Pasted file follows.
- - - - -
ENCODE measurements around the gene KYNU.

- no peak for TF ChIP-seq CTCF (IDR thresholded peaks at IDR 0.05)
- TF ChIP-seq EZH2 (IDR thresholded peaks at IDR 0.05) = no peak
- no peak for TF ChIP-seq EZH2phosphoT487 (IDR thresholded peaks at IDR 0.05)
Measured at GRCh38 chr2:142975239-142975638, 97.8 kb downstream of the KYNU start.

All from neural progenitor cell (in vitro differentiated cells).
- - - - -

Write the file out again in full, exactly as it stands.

ENCODE measurements around the gene KYNU.

- no peak for TF ChIP-seq CTCF (IDR thresholded peaks at IDR 0.05)
- TF ChIP-seq EZH2 (IDR thresholded peaks at IDR 0.05) = no peak
- no peak for TF ChIP-seq EZH2phosphoT487 (IDR thresholded peaks at IDR 0.05)
Measured at GRCh38 chr2:142975239-142975638, 97.8 kb downstream of the KYNU start.

All from neural progenitor cell (in vitro differentiated cells).